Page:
Banshu abacus Banshu soroban
"Read, write, do math with an abacus"
Beautiful diamond-shaped chamfered abacus
What is Banshu abacus ?
Banshu abacus refers to abacuses produced in the city of Ono located in the center of Higashi Harima, in the southeast of the Hyogo prefecture. Ono is blessed with a warm climate and engaged with the abacus production during their faming off season.
Banshu abacus is characterized by its production process divided into several phases. This craft became one of Hyogo's representative traditional crafts thanks to its high productivity and prodigious techniques.
Otsu abacus, introduced from the Nagasaki prefecture, is believed to be the origin of the current Banshu abacus. As a transportation hub bustling with Omi merchants, Otsu was conveniently situated with easy access to the commercial capitals such as Osaka and Kyoto, which originally flourished with abacus production.
Banshu abacus for daily use at schools or retails gradually increased its production volume while developing its product range. The developed products include abacuses in colors, unique toy shapes, and some with handy use drew the children's attention. Though the recent proliferation of computers and calculators has brought about flagging demand for abacuses, Banshu abacus remains a vital item in education at home and school.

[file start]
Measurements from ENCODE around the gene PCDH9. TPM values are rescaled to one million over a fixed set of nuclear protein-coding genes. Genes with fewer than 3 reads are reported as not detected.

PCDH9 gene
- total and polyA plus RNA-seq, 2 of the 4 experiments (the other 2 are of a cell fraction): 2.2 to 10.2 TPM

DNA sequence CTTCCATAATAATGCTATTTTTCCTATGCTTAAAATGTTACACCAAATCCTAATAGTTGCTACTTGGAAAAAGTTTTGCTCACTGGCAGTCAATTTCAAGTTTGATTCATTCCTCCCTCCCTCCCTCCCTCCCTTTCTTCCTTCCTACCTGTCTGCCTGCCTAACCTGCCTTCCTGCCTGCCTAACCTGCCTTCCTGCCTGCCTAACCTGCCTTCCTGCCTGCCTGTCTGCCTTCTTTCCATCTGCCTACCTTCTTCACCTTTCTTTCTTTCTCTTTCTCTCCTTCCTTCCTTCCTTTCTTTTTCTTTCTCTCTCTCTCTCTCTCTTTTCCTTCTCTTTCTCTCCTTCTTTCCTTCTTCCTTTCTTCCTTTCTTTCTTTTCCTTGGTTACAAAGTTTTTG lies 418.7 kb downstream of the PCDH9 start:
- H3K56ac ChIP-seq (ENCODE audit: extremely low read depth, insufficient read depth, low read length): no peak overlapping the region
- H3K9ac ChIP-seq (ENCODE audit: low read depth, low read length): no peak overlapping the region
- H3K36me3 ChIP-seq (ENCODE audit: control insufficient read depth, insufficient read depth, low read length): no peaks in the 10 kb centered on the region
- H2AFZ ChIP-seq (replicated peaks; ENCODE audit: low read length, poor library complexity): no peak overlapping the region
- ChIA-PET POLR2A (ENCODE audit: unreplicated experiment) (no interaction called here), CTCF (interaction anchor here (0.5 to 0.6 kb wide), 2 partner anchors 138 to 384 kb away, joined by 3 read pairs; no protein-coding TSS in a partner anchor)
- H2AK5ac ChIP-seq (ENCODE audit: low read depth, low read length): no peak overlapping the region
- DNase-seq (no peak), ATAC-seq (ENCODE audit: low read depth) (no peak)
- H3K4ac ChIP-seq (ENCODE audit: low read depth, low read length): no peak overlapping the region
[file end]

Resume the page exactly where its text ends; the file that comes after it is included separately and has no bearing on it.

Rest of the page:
The history of the abacus goes back to the late Muromachi period (1336-1573), when abacuses were introduced from China to the Nagasaki prefecture via the city of Otsu in the Shiga prefecture. Otsu was a convenient place to access Osaka and Kyoto where the business districts where, which prodded the abacus production. Then, it contributed to the development of Otsu abacus.
In 1580, Hideyoshi TOYOTOMI (powerful feudal lord, 1537-1598) captured Miki Castle in the city of Miki but some residents escaped to its neighboring city, Otsu. The residents who had acquired the techniques of making abacuses began the abacus production after they returned back home, which is deemed as the beginning of Banshu abacus.
During the Edo period (1603-1868), education was conducted widely in terakoya (private elementary schools at the time) to encourage children to learn to read, write and count on abacus. Abacuses soared in popularity especially in business districts in keeping with the explosive spread of terakoya resulting in 8 abacus wholesalers and over 200 subcontractors by the end of the Edo period.
Following the first Sino-Japanese war (1894-1895), the city of Ono had a newly developed Ogawa type bead making machine, which enabled mass production. Moreover, abacuses continued growing in demand with the economy once the School Education Law was implemented after World War II. However, abacuses have experienced a slowdown in demand due to the widespread of computers but still boast full production with over 530,000 piece made every year.
General Production Process
- 1. Frame making
This process is to make a frame out of ebony wood imported from Africa or Indonesia, or accumulate timber.